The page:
UK rules will diverge from the much-criticised EU framework.

By Nicola Higgs and Charlotte Collins

On 20 July 2021, the FCA published a Consultation Paper (CP21/23) on amending the UK PRIIPs Regulation. The FCA has long held concerns about the PRIIPs framework, and pre-Brexit had been heavily involved in efforts to persuade EU lawmakers to amend the rules. The UK government and the FCA had indicated that the UK PRIIPs Regulation would be a priority area for change post-Brexit, given the consumer protection concerns arising as a result of ambiguities and unintended consequences of the rules. Now that the FCA has the flexibility to amend the regime, the regulator is looking at how it can address some of the most serious concerns, which will come as welcome relief to market participants.

Scope of the PRIIPs Framework

What is the issue?

While the scope of products caught by the PRIIPs Regulation has been clear in many cases, significant uncertainty has arisen in relation to corporate bonds. This uncertainty has led many issuers to exclude retail investors from their offerings to avoid the requirement to produce a PRIIPs KID.

The definition of a PRIIP includes an investment in which “the amount repayable to the retail investor is subject to fluctuations because of exposure to reference values or to the performance of one or more assets that are not directly purchased by the retail investor”. There has been confusion over the status of corporate bonds that include common features such as put or call options, as arguably such features make the amount repayable to the investor subject to fluctuations, causing the instrument to fall within the definition of a PRIIP.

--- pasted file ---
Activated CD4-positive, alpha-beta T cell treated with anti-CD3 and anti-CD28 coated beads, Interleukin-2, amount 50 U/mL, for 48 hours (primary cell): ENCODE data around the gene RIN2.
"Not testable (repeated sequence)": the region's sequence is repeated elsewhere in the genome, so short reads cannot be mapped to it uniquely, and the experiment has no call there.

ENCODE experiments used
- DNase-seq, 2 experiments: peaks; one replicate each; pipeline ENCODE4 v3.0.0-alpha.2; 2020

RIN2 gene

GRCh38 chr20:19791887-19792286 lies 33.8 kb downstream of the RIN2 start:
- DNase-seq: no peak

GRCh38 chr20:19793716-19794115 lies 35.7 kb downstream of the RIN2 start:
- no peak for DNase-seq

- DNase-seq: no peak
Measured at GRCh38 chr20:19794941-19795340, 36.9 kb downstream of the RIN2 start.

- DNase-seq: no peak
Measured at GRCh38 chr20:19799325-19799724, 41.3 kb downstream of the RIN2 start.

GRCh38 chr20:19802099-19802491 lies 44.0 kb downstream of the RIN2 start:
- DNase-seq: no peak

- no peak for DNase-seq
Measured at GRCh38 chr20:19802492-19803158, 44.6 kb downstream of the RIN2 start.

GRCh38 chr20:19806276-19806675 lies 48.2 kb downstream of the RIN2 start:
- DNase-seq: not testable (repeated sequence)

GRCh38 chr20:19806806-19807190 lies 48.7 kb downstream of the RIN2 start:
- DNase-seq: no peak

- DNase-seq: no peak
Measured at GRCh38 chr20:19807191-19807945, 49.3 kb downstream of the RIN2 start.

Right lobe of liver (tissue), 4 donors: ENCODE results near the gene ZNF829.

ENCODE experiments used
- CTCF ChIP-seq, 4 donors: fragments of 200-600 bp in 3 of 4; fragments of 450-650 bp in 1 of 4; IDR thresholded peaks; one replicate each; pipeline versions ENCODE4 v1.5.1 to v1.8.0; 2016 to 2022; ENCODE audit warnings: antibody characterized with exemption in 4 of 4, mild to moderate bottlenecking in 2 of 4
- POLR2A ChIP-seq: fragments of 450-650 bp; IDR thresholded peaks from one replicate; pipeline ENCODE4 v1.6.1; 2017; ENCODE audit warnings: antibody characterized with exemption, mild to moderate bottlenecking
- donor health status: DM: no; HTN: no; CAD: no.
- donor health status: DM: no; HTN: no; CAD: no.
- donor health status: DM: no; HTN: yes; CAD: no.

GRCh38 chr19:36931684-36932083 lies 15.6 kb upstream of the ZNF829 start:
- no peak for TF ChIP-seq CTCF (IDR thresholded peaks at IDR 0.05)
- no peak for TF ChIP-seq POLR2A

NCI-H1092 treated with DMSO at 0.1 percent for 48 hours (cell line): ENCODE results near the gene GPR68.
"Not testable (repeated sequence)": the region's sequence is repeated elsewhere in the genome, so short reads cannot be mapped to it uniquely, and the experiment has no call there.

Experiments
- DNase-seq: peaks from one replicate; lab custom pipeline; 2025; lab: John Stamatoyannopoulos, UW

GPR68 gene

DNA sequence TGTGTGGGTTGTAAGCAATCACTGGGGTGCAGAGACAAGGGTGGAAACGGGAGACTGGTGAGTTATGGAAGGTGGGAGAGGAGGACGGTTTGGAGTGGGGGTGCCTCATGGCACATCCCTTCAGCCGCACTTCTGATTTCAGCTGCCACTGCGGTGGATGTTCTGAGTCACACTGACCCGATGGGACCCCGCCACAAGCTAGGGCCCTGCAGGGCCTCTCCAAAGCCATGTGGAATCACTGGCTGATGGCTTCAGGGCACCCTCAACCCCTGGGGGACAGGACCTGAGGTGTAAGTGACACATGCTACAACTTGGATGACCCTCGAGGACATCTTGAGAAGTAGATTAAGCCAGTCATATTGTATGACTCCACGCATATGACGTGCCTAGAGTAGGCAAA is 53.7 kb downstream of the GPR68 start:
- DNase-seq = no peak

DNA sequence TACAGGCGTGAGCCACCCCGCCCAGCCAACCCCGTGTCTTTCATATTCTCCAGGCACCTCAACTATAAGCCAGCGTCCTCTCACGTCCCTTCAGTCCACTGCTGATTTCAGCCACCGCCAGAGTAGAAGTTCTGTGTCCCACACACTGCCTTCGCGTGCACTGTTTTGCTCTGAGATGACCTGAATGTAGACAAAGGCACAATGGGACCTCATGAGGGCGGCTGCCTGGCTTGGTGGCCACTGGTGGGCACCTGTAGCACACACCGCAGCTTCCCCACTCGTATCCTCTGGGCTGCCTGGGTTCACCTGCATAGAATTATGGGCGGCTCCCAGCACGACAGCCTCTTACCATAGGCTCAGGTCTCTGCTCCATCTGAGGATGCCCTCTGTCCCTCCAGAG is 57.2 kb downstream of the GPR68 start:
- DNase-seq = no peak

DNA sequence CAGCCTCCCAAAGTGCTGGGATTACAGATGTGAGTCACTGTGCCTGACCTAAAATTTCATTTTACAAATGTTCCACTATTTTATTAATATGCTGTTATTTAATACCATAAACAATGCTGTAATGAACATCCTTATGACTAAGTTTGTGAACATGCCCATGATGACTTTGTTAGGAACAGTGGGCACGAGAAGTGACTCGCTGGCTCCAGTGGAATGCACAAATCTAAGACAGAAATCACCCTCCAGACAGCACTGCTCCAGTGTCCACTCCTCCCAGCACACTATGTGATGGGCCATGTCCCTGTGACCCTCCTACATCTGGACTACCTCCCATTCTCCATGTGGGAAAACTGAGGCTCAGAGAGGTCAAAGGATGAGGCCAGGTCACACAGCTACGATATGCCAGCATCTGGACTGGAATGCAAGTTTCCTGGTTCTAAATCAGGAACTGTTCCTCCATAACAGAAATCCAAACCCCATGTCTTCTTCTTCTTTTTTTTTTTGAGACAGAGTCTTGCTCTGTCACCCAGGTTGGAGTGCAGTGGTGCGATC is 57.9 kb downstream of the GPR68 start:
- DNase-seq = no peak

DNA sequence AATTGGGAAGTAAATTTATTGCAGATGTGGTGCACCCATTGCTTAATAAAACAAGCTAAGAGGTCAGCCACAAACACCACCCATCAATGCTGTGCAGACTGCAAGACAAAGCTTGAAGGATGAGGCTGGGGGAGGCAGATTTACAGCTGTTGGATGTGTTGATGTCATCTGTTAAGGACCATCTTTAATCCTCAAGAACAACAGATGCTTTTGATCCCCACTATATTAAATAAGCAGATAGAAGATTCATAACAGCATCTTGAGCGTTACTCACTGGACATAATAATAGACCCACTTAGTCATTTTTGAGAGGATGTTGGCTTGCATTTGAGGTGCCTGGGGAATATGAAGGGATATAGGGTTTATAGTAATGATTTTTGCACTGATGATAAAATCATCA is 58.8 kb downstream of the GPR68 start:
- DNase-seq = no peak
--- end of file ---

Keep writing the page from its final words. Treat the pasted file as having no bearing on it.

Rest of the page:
The European Supervisory Authorities (ESAs) tried to alleviate this issue in 2019 by publishing guidance that indicates which bond features would not necessarily lead to a conclusion that a bond is a PRIIP. However, as the guidance is not legally binding, many issuers have been unwilling to rely on it in practice.

Market participants have also raised concerns about the application of the PRIIPs regime to “legacy” products issued before the PRIIPs Regulation came into force on 1 January 2018, but which may still be available for trading on secondary markets.

What changes is the FCA proposing?

The Financial Services Act 2021 allows the FCA to specify whether a product can be classified as a PRIIP under the UK PRIIPs Regulation. Therefore, the FCA is planning to make rules, broadly aligned with the guidance from the ESAs, clarifying that certain features do, or do not, make a product a PRIIP.

Clarifications proposed by the FCA include:

  • A debt security is not a PRIIP if the overall return for the investor is determined by the economic performance of the commercial or industrial activities of the issuer
  • A debt security with a fixed coupon is not a PRIIP, even if the coupon is subject to pre-defined changes
  • Inclusion of a put or call option does not make the debt security a PRIIP, provided the option is not exercisable in response to fluctuations in reference values or the performance or one or more investment assets
  • A debt security will not be a PRIIP simply by virtue of having a perpetual or indefinite term, or because of its subordination in the creditor hierarchy in the event of the issuer’s insolvency

The FCA intends to deal with the legacy-products issue by specifying that any financial instrument issued or sold before 1 January 2018 is not a PRIIP, even if it remains available for trading on a secondary market.

Corporate bond issuers would highly welcome these changes, providing clarity so that issuers would no longer have to exclude retail investors from their offerings.